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Abstract

Hypertrophic scar (HS) is a kind of serious pathological scar with no currently effective treatment. HS fibroblasts (HSFs) are the main effector cells for HS formation. Ellagic acid (EA) exerts regulatory effects in some diseases, but its role in HS remains unclear. This study aimed to evaluate the effect of EA on the fibrotic phenotypes of HSFs and to further investigate the downstream signaling mechanism. The cell counting kit-8 (CCK-8) assay was used to perform cytotoxicity and proliferation assays. HSFs migration was assessed using wound healing and transwell assays. HSFs contraction was measured by a collagen lattice contraction assay and detection of α-smooth muscle actin (α-SMA) expression. The levels of mRNA and protein were determined by qPCR and western blotting, respectively. The results showed that EA inhibited the proliferation, migration, and contraction of HSFs and collagen expression in HSFs in a dose-dependent manner. Furthermore, EA not only suppressed the Smad2/3 pathway but also reversed TGF-β1- induced activation of the Smad2/3 pathway and up-regulation of the fibrotic cellular phenotypes in HSFs. These findings demonstrate that EA exerts anti-fibrotic effects on HSFs by blocking the TGF-β1/Smad2/3 pathway, which indicates that EA is a potential therapeutic candidate for treatment of HS. Keywords: Collagen, Contraction, Ellagic acid, Hypertrophic scar fibroblasts, Migration, Proliferation, Smad pathway, TGF-β1 Introduction the pathological mechanism of HS formation is mainly Hypertrophic scar (HS) is a severe skin fibrotic disease identified by aberrant deposition of extracellular matrix that often occurs after burn injury. HS is generally raised, (ECM), especially collagen I and III, and overactive red, itchy, or painful, and can even leads to movement hypertrophic scar fibroblasts (HSFs) are the effector cells dysfunction. These adverse symptoms result in not only contributing to the progression of HS [3]. It is meaning- physical but also psychological injury to the patients ful to explore an approach that could effectively attenuate [1]. Statistics show that up to 70% of burn patients suf- the fibrotic cellular phenotypes of HSFs, including prolif - fer from HS [2]. In recent years, a few treatments have eration, migration, contraction, and collagen expression. been developed; however, there is currently no effective Ellagic acid (EA) (molecular formula C H O , Fig. 1A) 14 6 8 therapy for HS. Previous studies have demonstrated that is a natural plant polyphenolic compound that is abun- dant in various fruits and nuts. Previous studies have mostly focused on the antioxidant, antihepatotoxic, and antitumor effects of EA [4–6]. Additionally, a few studies *Correspondence: mengxljdyy@jlu.edu.cn; yuja@jlu.edu.cn Xianjun Liu and Xinxin Gao contributed equally to this work have indicated that EA exerts anti-fibrotic effects in liver, Department of Burns Surgery, The First Hospital of Jilin University, No. pancreatic, and cardiac fibrosis [7–9]. However, the effect 1409 Ximinzhu Street, Changchun 130000, China of EA on HS formation remains unclear. Full list of author information is available at the end of the article © The Author(s) 2021. Open Access This article is licensed under a Creative Commons Attribution 4.0 International License, which permits use, sharing, adaptation, distribution and reproduction in any medium or format, as long as you give appropriate credit to the original author(s) and the source, provide a link to the Creative Commons licence, and indicate if changes were made. The images or other third party material in this article are included in the article’s Creative Commons licence, unless indicated otherwise in a credit line to the material. If material is not included in the article’s Creative Commons licence and your intended use is not permitted by statutory regulation or exceeds the permitted use, you will need to obtain permission directly from the copyright holder. To view a copy of this licence, visit http://creativecommons.org/licenses/by/4.0/. Liu et al. Appl Biol Chem (2021) 64:67 Page 2 of 10 Fig. 1 EA inhibited HSFs proliferation in a dose-dependent manner. A The structural formula of EA. B Cytotoxicity assay result for HDFs, as detected using CCK-8 assay (n = 3). HSFs proliferation in different experimental groups, as detected using CCK-8 assay at the indicated timepoints (n = 5). C Over trends in growth and D inter-group comparisons are shown. Data are presented as mean ± SD; #P > 0.05, *P < 0.05 and **P < 0.01 The Smad2/3 signaling pathway is a canonical fibro - Affinity), anti-Smad2 (1:5000; cat. no. ab40855; Abcam), sis-associated signal transduction pathway, activation anti-Smad2 (phospho S255) (1:5000; cat. no. ab188334; of which regulates a spectrum of pathological cellular Abcam), anti-Smad3 (1:5000; cat. no. ab40854; Abcam), behaviors of HSFs [3]. TGF-β1, a well-known pro-fibrotic anti-Smad3 (phospho S423 + S425) (1:2000; cat. no. growth factor, is a significant upstream stimulator of the ab52903; Abcam), and anti-GAPDH (1:5000, cat. no. Smad2/3 pathway. Previous studies have found that TGF- 10494-1-AP; Proteintech, IL, USA). Secondary antibod- β1 promotes the proliferation, migration, and contraction ies (1:5000; goat anti-mouse cat. no. SA00001-1; goat of HSFs and collagen synthesis in HSFs by activating the anti-rabbit cat. no. SA00001-2; Proteintech) were used Smad2/3 pathway [10]. Proper regulation of the TGF- for western blotting. EA (cat. no. B21073; Yuanye Bio- β1/Smad2/3 pathway in HSFs is considered a promising tech, Shanghai, China) was dissolved in 1 M NaOH. The strategy for hindering HS formation. final concentration of NaOH was ≤ 0.1% (v/v) and did not In this study, we evaluated the effects of EA on the contribute to toxicity. TGF-β1 (cat. no. bs-2266P; Bioss, proliferation, migration, and contraction of HSFs and Beijing, China) was diluted with sterile double-distilled collagen expression in HSFs. Importantly, we fur- water. ther investigated the association between the TGF-β1/ Smad2/3 pathway and EA-induced regulation of HSFs. Cells isolation and culture Normal human dermal fibroblasts (HDFs) (cat. no. Materials and methods #2320) were purchased from Sciencell, and three cell Antibodies and drugs lines were obtained for subsequent cytotoxicity assay by The primary antibodies used for western blotting in parallel culture. HSFs were primarily cultured from the this study were as follows: anti-α-smooth muscle actin scar tissues of five patients (3 men and 2 women; aged (α-SMA) (1:1000; cat. no. ab32575; Abcam, Cambridge, 10–50  years) who suffered HS and had a cicatrectomy UK), anti-collagen I (1:1000; cat. no. AF7001; Affinity, in the Department of Burns Surgery of the First Hospi- OH, USA), anti-collagen III (1:1000; cat. no. AF0136; tal of Jilin University between January and April 2018. Liu  et al. Appl Biol Chem (2021) 64:67 Page 3 of 10 Protocols were approved by the Ethics Committee of EA or TGF-β1 according to experimental requirements. the First Hospital of Jilin University (no. 2017-088) and At the time points 0, 24, and 48 h after scratching, images were conducted according to the principles expressed in were acquired at three random fields of view using an the Declaration of Helsinki. Written informed consent inverted microscope (magnification 40 × ; Olympus was obtained from all donors before surgery. Briefly, the Corporation, Tokyo, Japan). Wound area was measured epidermis and subcutaneous adipose tissue of HS tis- using ImageJ software (version 1.51w). Migration ability sue masses were shaped. Next, the tissues were cut into of HSFs was evaluated using the data shown as migration approximately 1 mm sections under sterile conditions. rate (%) = (initial wound area – wound area at 24 or 48 h) After washing, sections were placed in a cell culture dish / initial wound area × 100. and incubated in Dulbecco’s modified Eagle’s medium (DMEM) containing 10% fetal bovine serum (FBS) and Transwell assay double antibiotics (penicillin, 100 U/mL; streptomycin, A transwell assay was used to assess the migration of 0.1  mg/mL) at 37  °C with 5% CO . All cell culture rea- HSFs. Briefly, 2 × 10 HSFs were seeded in the upper gents were supplied by Gibco (Thermo Fisher Scientific, chambers of transwell plates (6-well, 8  μm; Millicell, MA, USA). When fibroblasts reached approximately MA, USA) incubated in serum-free DMEM, and the 90% confluence, they were trypsinized and passaged. lower chambers were supplied with DMEM contain- Cells from passages 2–4 were used in the subsequent ing 10% FBS, with EA or TGF-β1 according to experi- experiments. mental requirements. After 24  h, non-migrated HSFs on the upper face of the polycarbonate membrane were Cytotoxicity and proliferation assays removed with a cotton swab, and migrated HSFs were A cell counting kit 8 (CCK-8) assay was used for cyto- fixed with methanol and stained with Giemsa dye solu - toxicity and proliferation assays. Viable HDFs or HSFs tion (cat. no. R20649; Yuanye Biotech, Shanghai, China). counts were indirectly detected by measuring the opti- Images of each well were captured at three random fields cal density (OD) values. Cytotoxicity assay was per- of view using an OLYMPUS inverted microscope. The formed as described below. Briefly, HDFs were seeded cells were counted using ImageJ software. at 2 × 10 cells per well in a 96-well culture plate, with three replicates per sample, excluding the use of external Collagen lattice contraction assay rows and columns, to avoid edge effects. After complete A collagen lattice contraction assay was used to assess cell attachment, HDFs were processed according to the the contraction ability of HSFs. HSFs were mixed with experimental requirements. After treatment for 48  h, 10 rat tail tendon collagen (cat. no. C8062; Solarbio, Bei- µL of CCK-8 (APExBIO, Houston, USA) solution was jing, China). The final collagen concentration of the mix - added to each well. After incubation for 2 h at 37 °C, the ture was 1  mg/mL, with a cell density of 2.5 × 10 cells/ absorbance was measured at 450 nm wavelength using a mL. The mixture was added to a 24-well cell culture plate microplate reader (Thermo Fisher Scientific, MA, USA). (200 μL/well) and incubated at 37 °C for 1 h. After coag- The cytotoxicity assay results were expressed as cell sur - ulation, 500 μL serum-free DMEM, with EA or TGF-β1 vival rates. Cell survival rate (%) = (OD value of treated according to experimental requirements, was added onto group – OD value of blank)/ (OD value of control group the gel. A picture of each sample was captured at 48  h. - OD value of blank) × 100. As for the proliferation assay, The area of the gels calculated using ImageJ software. The HSFs were seeded at 5 × 10 cells per well in a 96-well contraction rate was presented as a measure of HSFs con- culture plate, and the OD values were tested at time traction: contraction rate (%) = (well area – gel area)/well points 0, 24, 48, and 72 h after treatment. In addition to area × 100. these, the method of OD value detection was the same as the cytotoxicity assay. The proliferation assay results were Real‑time quantitative PCR (qPCR) expressed as OD values. RNA was isolated, and qPCR was carried out. Briefly, total RNA was isolated from the samples using TRI- Wound healing assay zol reagent (Invitrogen, USA). cDNA was synthe- A wound healing assay was used to assess the migration sized using the TransScript All-in-One First-Strand of HSFs. In brief, HSFs were cultured in a 6-well culture cDNA Synthesis SuperMix (TransGen Biotech, Beijing, 4 2 plate at a density of 1 × 10 cells/cm with DMEM con- China). FastStart Universal SYBR Green Master (ROX) taining 10% FBS until the cell confluence reached 100%. (Roche Diagnostics, Mannheim, Germany) was used A scratch wound was made in the middle of each well for qPCR with a Stratagene Mx3005P instrument (Agi- using a 1-mL pipette tip. After washing with PBS, the cul- lent Technologies, USA). The reaction conditions were ture medium was changed to serum-free DMEM, with as follows: initial denaturation at 95  °C for 10  min; 40 Liu et al. Appl Biol Chem (2021) 64:67 Page 4 of 10 cycles of denaturation at 95 °C for 30 s and annealing at GraphPad Prism (version 7.00) statistical package. A 60 °C for 1 min; dissociation at 95 °C for 1 min, anneal- value of P < 0.05 indicated a statistically significant ing at 55  °C for 30  s, and final extension at 95  °C for difference. 30  s. The primers used in qPCR are listed in Table  1. The expression levels of target genes were normalized Results and discussion −C to that of GAPDH, and the 2 method was used to EA inhibited HSFs proliferation in a dose‑dependent calculate the relative mRNA levels [11]. Each sample manner was run in triplicate. First, we performed cytotoxicity assay for EA to HDFs by a CCK-8 assay. As shown in Fig. 1B, there was no sig- nificant difference in cell survival rate between each EA- Western blotting treated group (concentration ≤ 150  μM) and the control Harvested fibroblasts were processed with RIPA lysis group. This result suggested a concentration range, at buffer (CST, USA) supplemented with phenylmethyl - which EA is harmless to normal HDFs. Then, to evalu - sulphonyl fluoride (Thermo Fisher Scientific, MA, ate the effect of EA on HSFs proliferation, a CCK-8 assay USA), protease inhibitor cocktail (TransGen Biotech, was performed. As shown in Fig.  1C and D, HSFs pro- Beijing, China), and phosphatase inhibitor cocktail liferation in the EA-treated groups was attenuated as (TransGen Biotech). Protein concentration was meas- compared with that of the control group. There was no ured using a bicinchoninic acid (BCA) protein assay significant difference in cell viability between the 10  μM kit (Beyotime Institute of Biotechnology, Nantong, group and the control group at 24 and 48  h. The data China). Samples were separated using SDS-PAGE gels, demonstrated a significant decrease in HSFs proliferation and subsequently electro-transferred to PVDF mem- in the 10 μM group as compared with that of the control branes (Millipore, MA, USA) for immunoblotting group at 72  h; HSFs proliferation in the 50 and 100  μM analysis. After blocking with 5% bovine serum albumin groups was significantly lower than that of the control (Sigma-Aldrich, MO, USA) in TBST (0.5% Tween-20) group at all time points. Additionally, HSFs proliferation for 1  h at room temperature, the PVDF membranes in the 50 and 100 μM groups was significantly lower than were incubated with primary antibodies at 4  °C over- that of the 10  μM group at all time points. HSFs prolif- night. Following incubation with the appropriate horse- eration in the 100 μM group was significantly lower than radish peroxidase-conjugated secondary antibodies for that of the 50 μM group at all time points except for 24 h. 1  h at room temperature, proteins were detected with All these data indicate that EA inhibited HSFs prolifera- the EasySee western blotting kit (TransGen Biotech) tion in a dose-dependent manner. using a myECL imager (Thermo Fisher Scientific), and the band intensities were quantified by calculation of EA inhibited HSFs migration in a dose‑dependent manner gray values using ImageJ software. Data were collected The effect of EA on HSFs migration was assessed using from three independent experiments. wound healing and transwell assays. As shown in Fig. 2A and 2B, at 24 and 48 h after scratching, the migration rate of HSFs significantly decreased with increasing EA dose. Statistical analysis In addition, the results of the transwell assay (Fig. 2C and The quantified data are presented as the mean ± stand- 2D) showed that the migrated HSFs were significantly ard deviation (SD). The differences between the two reduced with increasing EA dose, consistent with the groups were analyzed by Student’s t-test using the results of wound healing assay. These data demonstrate that EA inhibited HSFs migration in a dose-dependent manner. Table 1 Sequences of primers for qPCR EA inhibited HSFs contraction in a dose‑dependent Forward (5’ → 3’) Reverse (5’ → 3’) manner To evaluate the effect of EA on HSFs contraction, a col - ACTA2GAC AAT GGC TCT GGG CTC TGT GCT TCG TCA CCC ACG TA TGTAA lagen lattice contraction assay was performed, and the COL1A1ACC AGT CTC CAT GTT GCA CGT GAC CTC AAG ATG TGC CACT expression of α-SMA, which is correlated with the con- GAAGA tractive ability of HSFs, was detected using qPCR and COL1A2GAG GGC AAC AGC AGG TTC TCA GCA CCA CCG ATG TCC A western blotting. As shown in Fig. 3A and B, with increas- ACTTA ing EA dose, the contraction rate significantly decreased. COL3A1CCA CGG AAA CAC TGG TGG ACGCC AGC TGC ACA TCA AGG AC As for the detection of α-SMA, encoded by ACTA2 gene, GAPDHGCA CCG TCA AGC TGA GAA CTGG TGA AGA CGC CAG TGG A the data of qPCR showed that the mRNA level of ACTA2 Liu  et al. Appl Biol Chem (2021) 64:67 Page 5 of 10 Fig. 2 EA inhibited HSFs migration in a dose-dependent manner. HSFs proliferation in different experimental groups, as detected using a wound healing assay at the indicated timepoints (n = 5). A Representative pictures (scale bar = 200 μm), and B quantitative analysis of migration rate (%) and inter-group comparison are shown. HSFs proliferation in different experimental groups, as detected using a transwell assay after 24 h of treatment (n = 5). C Representative pictures (scale bar = 100 μm) and D quantitative analysis of migrated cell numbers are shown. Data are presented as mean ± SD; *P < 0.05 and **P < 0.01 decreased with an increase in EA dose (Fig. 3C). Western EA inhibited TGF‑β1/Smad2/3 signaling pathway in HSFs blotting showed that the change in α-SMA protein level Based on the above findings, we assessed the effect of was in line with that of its mRNA level. All these meas- EA on HS-associated signaling pathway in HSFs. The ures indicated that EA inhibited HSFs contraction in a protein levels of total (t)-Smad2, p-Smad2, t-Smad3, dose-dependent manner. and p-Smad3 were detected using western blotting, and the ratios of p-Smad2/t-Smad2 and p-Smad3/t-Smad3 EA inhibited the expression of collagen I and III in HSFs were calculated to evaluate the Smad2/3 pathway. As in a dose‑dependent manner shown in Fig. 5A and B, the ratios of p-Smad2/t-Smad2 To evaluate the effect of EA on collagen synthesis in and p-Smad3/t-Smad3 significantly decreased in the HSFs, qPCR and western blotting were used to detect the EA-treated group (100 μM), and significantly increased mRNA and protein levels of collagen I and III, respec- in the TGF-β1-treated group (10  ng/mL) as compared tively. As shown in Fig. 4A, the mRNA levels of COL1A1, with those in the control group. Furthermore, EA COL1A2, and COL3A1 were significantly reduced with treatment significantly reversed TGF-β1-induced up- increasing EA dose, in addition to COL1A2 expression regulated phosphorylation of Smad2 and 3. These data in the 10 μM group. The change in protein levels of col - indicated that EA inhibited the TGF-β1/Smad2/3 sign- lagen I and III was consistent with the change in mRNA aling pathway in HSFs. levels (Fig. 4B). These results demonstrate that EA inhib - ited the expression of collagen I and III in HSFs in a dose- dependent manner. Liu et al. Appl Biol Chem (2021) 64:67 Page 6 of 10 Fig. 3 EA inhibited HSFs contraction in a dose-dependent manner. HSFs contraction in different experimental groups, as detected using a collagen lattice contraction assay after 48 h of treatment (n = 5). A Representative pictures, and B quantitative analysis of contraction rate (%) and inter-group comparison are shown. C Relative mRNA level of ACTA2 in different experimental groups, as detected using qPCR (n = 5). D Protein levels of α-SMA and GAPDH in different experimental groups, as detected using western blotting, data were collected from three independent experiments. Data are presented as mean ± SD; *P < 0.05 and **P < 0.01 Fig. 4 EA inhibited the expression of collagen I and III in HSFs in a dose-dependent manner. A The relative mRNA levels of COL1A1, COL1A2, and COL3A1 in different experimental groups, as detected using qPCR (n = 5). B The protein levels of collagen I, collagen III, and GAPDH in different experimental groups, as detected using western blotting, data were collected from three independent experiments. Data are presented as the mean ± SD; #P > 0.05, *P < 0.05 and **P < 0.01 EA inhibited TGF‑β1‑induced up‑regulation of HSFs transwell assay (Fig. 6C), contraction as assessed by colla- proliferation, migration, and contraction, and collagen gen lattice contraction assay (Fig. 6D) and α-SMA detec- synthesis in HSFs tion (Fig. 6E and F), and collagen synthesis as assessed by To further investigate the association between EA- collagen I and III detection (Fig. 6E and F). These results induced inhibition of fibrotic phenotypes and TGF-β1/ demonstrate that EA exerted inhibitory effects on TGF- Smad2/3 signaling pathway in HSFs, we measured the β1-induced fibrotic phenotypes of HSFs. effect of EA (100 μM) on TGF-β1-induced up-regulation of HSFs proliferation, migration, and contraction, and Discussion collagen synthesis in HSFs. The results showed that EA HS, which often occurs after burn injury, is gradu- significantly reversed TGF-β1-induced up-regulation of ally becoming a challenge for clinical workers [1]. proliferation as assessed by CCK-8 assay (Fig. 6A), migra- Although a few therapies, such as laser therapy, com- tion as assessed by wound healing assay (Fig.  6B) and pression garments, and topical drug application, have Liu  et al. Appl Biol Chem (2021) 64:67 Page 7 of 10 Fig. 5 EA inhibited TGF-β1/Smad2/3 signaling pathway in HSFs. A Protein levels of t-Smad2, p-Smad2, t-Smad3, p-Smad3, and GAPDH in different experimental groups, as detected using western blotting, data were collected from three independent experiments. B Quantitative analysis of proteins expression and inter-group comparison are shown. Data are presented as mean ± SD; #P > 0.05, *P < 0.05 and **P < 0.01 been developed, there is not yet a satisfactory treatment These findings illustrate the similar effect of EA on the for HS [12]. In recent years, pre-clinical studies have same phenotypes of different diseases cells. indicated that some natural plant extracts exhibit anti- Collagen, particularly collagen I and III, the most abun- fibrotic properties in  vitro and/or in  vivo [13–15]. Nat - dant components of ECM deposition in HS, is consid- ural extracts are often well-tolerated. Our work, for the ered to be associated with the specific manifestations of first time, has demonstrated that EA attenuated multiple HS that is hard and raised above the skin [20]. A previ- fibrotic phenotypes of HSFs in vitro. ous study by Reanmongkol et al. found that EA has a role The over-proliferation of HSFs is considered to be asso - in wound heling by a rat dermal wound model, while it ciated with HS formation. In studies on the role of EA is not effective on collagen accumulation [21]. In our in fibrotic diseases, to date, EA was reported to exert a study, EA reduced the expression of collagen I and III in hindering effect on the growth of rat PDGF-treated pan - HSFs (Fig.  4), similar to a recent study conducted by Lin creatic stellate cells [16] and rat cardiac fibroblasts [9]. et  al. which demonstrated that EA inhibited the expres- Similarly, our work showed that EA significantly inhib - sion of collagen I and III in rat cardiac fibroblasts[9]. This ited HSFs proliferation (Fig. 1). Moreover, various studies indicates that EA possesses therapeutic potential against focusing on the role of EA in multiple cancer types have fibrosis, which makes it worthy of further research. also reported its inhibitory effect on cell proliferation[6]. The Smad2/3 pathway is widely recognized as a major Studies on enhanced migration, a pathological cellular signaling pathway that leads to HS formation [3, 22]. behavior of HSFs, are gradually increasing. In addition to Activation of the Smad2/3 pathway causes multiple the inhibitory action of EA on the migration of a few can- fibrotic phenotypes of HSFs. TGF-β1 induces the phos - cer cell lines [6], Masamune et al. found that EA attenu- phorylation of Smad2 and 3 by binding to cell surface ated PDGF-induced migration of pancreatic stellate cells TGF-β receptors. Phosphorylated Smad2 and 3 translo- [16], and Lin et  al. found similar inhibitory effect of EA cate to the nucleus with cooperation of Smad4, and these on rat cardiac fibroblasts [9]. Consistent with these stud - molecules, in the form of a transcriptional complex, ies, our work found that EA suppressed HSFs migration regulate downstream target genes expression [23]. Many (Fig. 2). studies have validated that blocking the TGF-β1/Smad2/3 The contraction of human dermal fibroblasts plays an pathway can effectively suppress the pathological pheno - important role in wound healing, but excessive contrac- types of HSFs [24]. Our study demonstrated that EA sup- tion of HSFs contributes significantly to the inelasticity pressed HSFs proliferation, migration, and contraction, and contracture of HS[17]. Some previous studies have and expression of collagen I and III in HSFs by inhibiting reported that EA could reduce the ventricular myocytes the TGF-β1/Smad2/3 signaling pathway (Fig.  7, created of mice and rats in  vitro [18, 19]. Similarly, our results with BioRender.com). However, the upstream mecha- indicated that EA inhibited HSFs contraction (Fig.  3). nism driving EA-induced inhibition of this pathway still Liu et al. Appl Biol Chem (2021) 64:67 Page 8 of 10 Fig. 6 EA inhibited TGF-β1-induced up-regulation of HSFs proliferation, migration, and contraction, and collagen synthesis in HSFs. A HSFs proliferation detected using CCK-8 assay; HSFs migration detected using B wound healing assay (scale bar = 200 μm) and C transwell assay (scale bar = 100 μm); D HSFs contraction detected using collagen lattice contraction assay; E relative mRNA levels of ATCA2, COL1A1, COL1A2, and COL3A1 detected using qPCR; F protein levels of α-SMA, collagen I, collagen III, and GAPDH detected using western blotting; and the corresponding quantitative analysis and inter-group comparison are shown. Data are presented as mean ± SD; *P < 0.05 and **P < 0.01 needs further investigation. In addition to mechanism These findings present EA as a promising novel drug study, further in vivo experiment is needed. A rabbit ear candidate for treatment of HS, and provide theoreti- scar model should be a good candidate, which is widely cal support for further in  vivo experiments and clini- used in the studies on HS [25]. cal application in the future. Moreover, this research In conclusion, this study demonstrates that EA extends our understanding of the biological activity of exerts inhibitory effects on HSFs proliferation, migra - EA. tion, and contraction, and collagen synthesis in HSFs by inhibiting the TGF-β1/Smad2/3 signaling pathway. Liu  et al. Appl Biol Chem (2021) 64:67 Page 9 of 10 Fig. 7 Schematic illustration of EA regulatory effects in HSFs Acknowledgements Engineering Normal University, No. 3050 Kaixuan Street, Changchun 130000, This study was supported by the PhD Research Project of Jilin Engineer- China. ing Normal University (no. BSKJ201923), the Fund Project of the Finance Department of Jilin Province (no. 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Journal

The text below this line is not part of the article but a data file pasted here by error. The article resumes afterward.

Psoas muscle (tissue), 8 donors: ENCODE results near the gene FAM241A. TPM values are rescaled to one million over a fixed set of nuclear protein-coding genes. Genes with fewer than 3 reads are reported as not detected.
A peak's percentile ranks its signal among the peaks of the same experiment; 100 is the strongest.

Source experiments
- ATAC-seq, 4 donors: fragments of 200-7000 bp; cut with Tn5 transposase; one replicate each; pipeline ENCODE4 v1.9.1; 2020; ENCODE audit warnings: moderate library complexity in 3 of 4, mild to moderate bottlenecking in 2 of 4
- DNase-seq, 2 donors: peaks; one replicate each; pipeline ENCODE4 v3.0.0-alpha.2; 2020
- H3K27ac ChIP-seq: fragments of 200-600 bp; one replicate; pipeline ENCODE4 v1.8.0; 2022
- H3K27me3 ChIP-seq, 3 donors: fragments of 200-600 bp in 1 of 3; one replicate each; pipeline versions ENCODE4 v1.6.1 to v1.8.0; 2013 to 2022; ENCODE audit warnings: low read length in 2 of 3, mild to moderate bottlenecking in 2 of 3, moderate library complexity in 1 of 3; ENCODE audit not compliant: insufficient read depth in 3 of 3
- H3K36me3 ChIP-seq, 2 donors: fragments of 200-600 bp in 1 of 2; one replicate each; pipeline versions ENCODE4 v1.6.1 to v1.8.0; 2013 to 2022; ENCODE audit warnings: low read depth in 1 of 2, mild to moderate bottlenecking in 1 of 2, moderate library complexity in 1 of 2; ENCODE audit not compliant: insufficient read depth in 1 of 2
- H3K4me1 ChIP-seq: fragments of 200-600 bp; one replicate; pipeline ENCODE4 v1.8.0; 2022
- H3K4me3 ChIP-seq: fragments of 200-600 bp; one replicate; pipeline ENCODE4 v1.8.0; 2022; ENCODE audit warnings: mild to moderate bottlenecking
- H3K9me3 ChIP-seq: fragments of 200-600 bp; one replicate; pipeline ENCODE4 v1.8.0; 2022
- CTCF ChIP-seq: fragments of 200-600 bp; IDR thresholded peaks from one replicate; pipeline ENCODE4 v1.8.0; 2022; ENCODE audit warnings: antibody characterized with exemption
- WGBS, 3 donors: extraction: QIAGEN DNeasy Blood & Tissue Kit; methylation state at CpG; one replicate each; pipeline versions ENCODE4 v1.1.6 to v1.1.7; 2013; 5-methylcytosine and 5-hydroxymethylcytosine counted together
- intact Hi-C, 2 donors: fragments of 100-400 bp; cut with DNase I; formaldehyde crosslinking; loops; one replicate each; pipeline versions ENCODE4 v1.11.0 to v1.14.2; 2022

Applied Biological ChemistrySpringer Journals

Published: Dec 1, 2021

Keywords: Collagen; Contraction; Ellagic acid; Hypertrophic scar fibroblasts; Migration; Proliferation; Smad pathway; TGF-β1

References